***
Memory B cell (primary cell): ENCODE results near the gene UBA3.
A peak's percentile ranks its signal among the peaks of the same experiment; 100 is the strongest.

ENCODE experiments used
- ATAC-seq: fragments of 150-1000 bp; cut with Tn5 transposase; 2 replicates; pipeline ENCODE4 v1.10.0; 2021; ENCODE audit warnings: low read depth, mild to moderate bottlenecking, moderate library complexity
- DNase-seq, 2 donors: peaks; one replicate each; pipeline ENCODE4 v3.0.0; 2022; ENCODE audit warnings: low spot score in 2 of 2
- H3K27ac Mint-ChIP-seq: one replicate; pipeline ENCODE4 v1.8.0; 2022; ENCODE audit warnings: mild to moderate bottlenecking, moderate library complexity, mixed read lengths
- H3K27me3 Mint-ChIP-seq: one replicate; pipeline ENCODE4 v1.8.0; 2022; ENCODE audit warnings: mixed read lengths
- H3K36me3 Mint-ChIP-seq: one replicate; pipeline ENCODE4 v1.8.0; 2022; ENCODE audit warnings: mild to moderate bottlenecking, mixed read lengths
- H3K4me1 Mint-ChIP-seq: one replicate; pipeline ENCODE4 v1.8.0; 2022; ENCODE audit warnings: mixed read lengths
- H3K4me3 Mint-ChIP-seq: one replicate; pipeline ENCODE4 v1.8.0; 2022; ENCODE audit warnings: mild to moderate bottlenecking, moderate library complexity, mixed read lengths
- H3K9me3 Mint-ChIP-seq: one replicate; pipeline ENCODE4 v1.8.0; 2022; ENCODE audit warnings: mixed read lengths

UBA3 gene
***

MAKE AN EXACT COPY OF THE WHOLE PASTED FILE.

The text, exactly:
Memory B cell (primary cell): ENCODE results near the gene UBA3.
A peak's percentile ranks its signal among the peaks of the same experiment; 100 is the strongest.

ENCODE experiments used
- ATAC-seq: fragments of 150-1000 bp; cut with Tn5 transposase; 2 replicates; pipeline ENCODE4 v1.10.0; 2021; ENCODE audit warnings: low read depth, mild to moderate bottlenecking, moderate library complexity
- DNase-seq, 2 donors: peaks; one replicate each; pipeline ENCODE4 v3.0.0; 2022; ENCODE audit warnings: low spot score in 2 of 2
- H3K27ac Mint-ChIP-seq: one replicate; pipeline ENCODE4 v1.8.0; 2022; ENCODE audit warnings: mild to moderate bottlenecking, moderate library complexity, mixed read lengths
- H3K27me3 Mint-ChIP-seq: one replicate; pipeline ENCODE4 v1.8.0; 2022; ENCODE audit warnings: mixed read lengths
- H3K36me3 Mint-ChIP-seq: one replicate; pipeline ENCODE4 v1.8.0; 2022; ENCODE audit warnings: mild to moderate bottlenecking, mixed read lengths
- H3K4me1 Mint-ChIP-seq: one replicate; pipeline ENCODE4 v1.8.0; 2022; ENCODE audit warnings: mixed read lengths
- H3K4me3 Mint-ChIP-seq: one replicate; pipeline ENCODE4 v1.8.0; 2022; ENCODE audit warnings: mild to moderate bottlenecking, moderate library complexity, mixed read lengths
- H3K9me3 Mint-ChIP-seq: one replicate; pipeline ENCODE4 v1.8.0; 2022; ENCODE audit warnings: mixed read lengths

UBA3 gene